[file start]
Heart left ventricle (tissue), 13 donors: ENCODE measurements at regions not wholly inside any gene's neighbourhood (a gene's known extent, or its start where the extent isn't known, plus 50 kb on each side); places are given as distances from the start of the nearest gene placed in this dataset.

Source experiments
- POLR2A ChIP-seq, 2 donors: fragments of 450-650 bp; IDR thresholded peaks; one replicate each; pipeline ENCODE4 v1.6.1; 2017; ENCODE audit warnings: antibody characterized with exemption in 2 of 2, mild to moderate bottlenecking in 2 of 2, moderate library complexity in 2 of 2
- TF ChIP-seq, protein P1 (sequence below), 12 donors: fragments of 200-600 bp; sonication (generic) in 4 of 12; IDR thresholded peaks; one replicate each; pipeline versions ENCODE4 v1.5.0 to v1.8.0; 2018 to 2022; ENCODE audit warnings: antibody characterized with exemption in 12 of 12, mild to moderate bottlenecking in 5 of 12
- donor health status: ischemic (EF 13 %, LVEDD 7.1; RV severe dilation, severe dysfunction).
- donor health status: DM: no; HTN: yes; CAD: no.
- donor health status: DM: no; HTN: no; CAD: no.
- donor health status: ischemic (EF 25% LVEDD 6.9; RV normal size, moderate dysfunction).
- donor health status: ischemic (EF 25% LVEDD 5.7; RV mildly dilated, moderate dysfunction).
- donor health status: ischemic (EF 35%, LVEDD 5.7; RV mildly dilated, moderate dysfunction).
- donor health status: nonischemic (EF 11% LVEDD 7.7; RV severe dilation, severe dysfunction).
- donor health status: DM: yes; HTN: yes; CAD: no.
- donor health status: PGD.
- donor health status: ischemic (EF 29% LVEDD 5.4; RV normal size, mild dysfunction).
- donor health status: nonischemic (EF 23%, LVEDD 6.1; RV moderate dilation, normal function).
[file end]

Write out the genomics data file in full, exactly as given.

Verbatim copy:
Heart left ventricle (tissue), 13 donors: ENCODE measurements at regions not wholly inside any gene's neighbourhood (a gene's known extent, or its start where the extent isn't known, plus 50 kb on each side); places are given as distances from the start of the nearest gene placed in this dataset.

Source experiments
- POLR2A ChIP-seq, 2 donors: fragments of 450-650 bp; IDR thresholded peaks; one replicate each; pipeline ENCODE4 v1.6.1; 2017; ENCODE audit warnings: antibody characterized with exemption in 2 of 2, mild to moderate bottlenecking in 2 of 2, moderate library complexity in 2 of 2
- TF ChIP-seq, protein P1 (sequence below), 12 donors: fragments of 200-600 bp; sonication (generic) in 4 of 12; IDR thresholded peaks; one replicate each; pipeline versions ENCODE4 v1.5.0 to v1.8.0; 2018 to 2022; ENCODE audit warnings: antibody characterized with exemption in 12 of 12, mild to moderate bottlenecking in 5 of 12
- donor health status: ischemic (EF 13 %, LVEDD 7.1; RV severe dilation, severe dysfunction).
- donor health status: DM: no; HTN: yes; CAD: no.
- donor health status: DM: no; HTN: no; CAD: no.
- donor health status: ischemic (EF 25% LVEDD 6.9; RV normal size, moderate dysfunction).
- donor health status: ischemic (EF 25% LVEDD 5.7; RV mildly dilated, moderate dysfunction).
- donor health status: ischemic (EF 35%, LVEDD 5.7; RV mildly dilated, moderate dysfunction).
- donor health status: nonischemic (EF 11% LVEDD 7.7; RV severe dilation, severe dysfunction).
- donor health status: DM: yes; HTN: yes; CAD: no.
- donor health status: PGD.
- donor health status: ischemic (EF 29% LVEDD 5.4; RV normal size, mild dysfunction).
- donor health status: nonischemic (EF 23%, LVEDD 6.1; RV moderate dilation, normal function).